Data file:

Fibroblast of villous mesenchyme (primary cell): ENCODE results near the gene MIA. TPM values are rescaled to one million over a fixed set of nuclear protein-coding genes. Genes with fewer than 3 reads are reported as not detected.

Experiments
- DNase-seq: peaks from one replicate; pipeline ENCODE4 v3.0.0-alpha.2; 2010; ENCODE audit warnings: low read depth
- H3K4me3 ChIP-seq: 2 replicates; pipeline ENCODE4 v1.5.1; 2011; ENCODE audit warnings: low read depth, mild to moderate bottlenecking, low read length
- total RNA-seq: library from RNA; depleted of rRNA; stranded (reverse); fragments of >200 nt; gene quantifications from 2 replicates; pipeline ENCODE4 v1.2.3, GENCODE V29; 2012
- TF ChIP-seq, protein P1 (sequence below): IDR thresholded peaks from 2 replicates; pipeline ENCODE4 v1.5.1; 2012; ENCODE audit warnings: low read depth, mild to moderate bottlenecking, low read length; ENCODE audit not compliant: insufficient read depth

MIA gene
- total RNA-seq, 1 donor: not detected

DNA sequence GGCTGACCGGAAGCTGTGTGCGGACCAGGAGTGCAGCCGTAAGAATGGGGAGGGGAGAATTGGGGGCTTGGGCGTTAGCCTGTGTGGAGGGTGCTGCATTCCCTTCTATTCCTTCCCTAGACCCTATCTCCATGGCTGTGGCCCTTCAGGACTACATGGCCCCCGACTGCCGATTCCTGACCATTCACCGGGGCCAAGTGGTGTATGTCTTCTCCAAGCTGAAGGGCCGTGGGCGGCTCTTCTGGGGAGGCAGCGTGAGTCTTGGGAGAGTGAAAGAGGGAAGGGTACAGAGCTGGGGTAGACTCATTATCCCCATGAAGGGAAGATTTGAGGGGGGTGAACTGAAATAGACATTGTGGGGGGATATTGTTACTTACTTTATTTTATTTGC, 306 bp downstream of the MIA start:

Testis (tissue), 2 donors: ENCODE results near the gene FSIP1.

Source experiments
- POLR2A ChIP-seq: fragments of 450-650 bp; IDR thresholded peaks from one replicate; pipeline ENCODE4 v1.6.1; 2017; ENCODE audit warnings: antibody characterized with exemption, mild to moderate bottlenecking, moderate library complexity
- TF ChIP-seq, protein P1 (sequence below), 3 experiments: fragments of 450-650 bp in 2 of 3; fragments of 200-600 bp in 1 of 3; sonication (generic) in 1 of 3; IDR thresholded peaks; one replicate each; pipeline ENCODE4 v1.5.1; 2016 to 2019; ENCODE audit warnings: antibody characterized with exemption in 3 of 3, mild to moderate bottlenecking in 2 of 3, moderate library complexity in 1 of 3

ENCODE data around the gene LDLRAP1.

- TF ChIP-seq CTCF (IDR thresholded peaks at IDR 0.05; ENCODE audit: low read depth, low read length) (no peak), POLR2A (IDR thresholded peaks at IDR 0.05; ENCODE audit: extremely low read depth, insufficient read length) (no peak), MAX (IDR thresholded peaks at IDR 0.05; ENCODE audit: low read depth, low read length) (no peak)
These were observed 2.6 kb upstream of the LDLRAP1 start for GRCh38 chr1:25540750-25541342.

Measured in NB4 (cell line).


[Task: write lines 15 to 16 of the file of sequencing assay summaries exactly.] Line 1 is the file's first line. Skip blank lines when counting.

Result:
- TF ChIP-seq CTCF (IDR thresholded peaks at IDR 0.05; ENCODE audit: low read depth, low read length) (no peak), POLR2A (IDR thresholded peaks at IDR 0.05; ENCODE audit: extremely low read depth, insufficient read length) (no peak), MAX (IDR thresholded peaks at IDR 0.05; ENCODE audit: low read depth, low read length) (no peak)
These were observed 2.6 kb upstream of the LDLRAP1 start for GRCh38 chr1:25540750-25541342.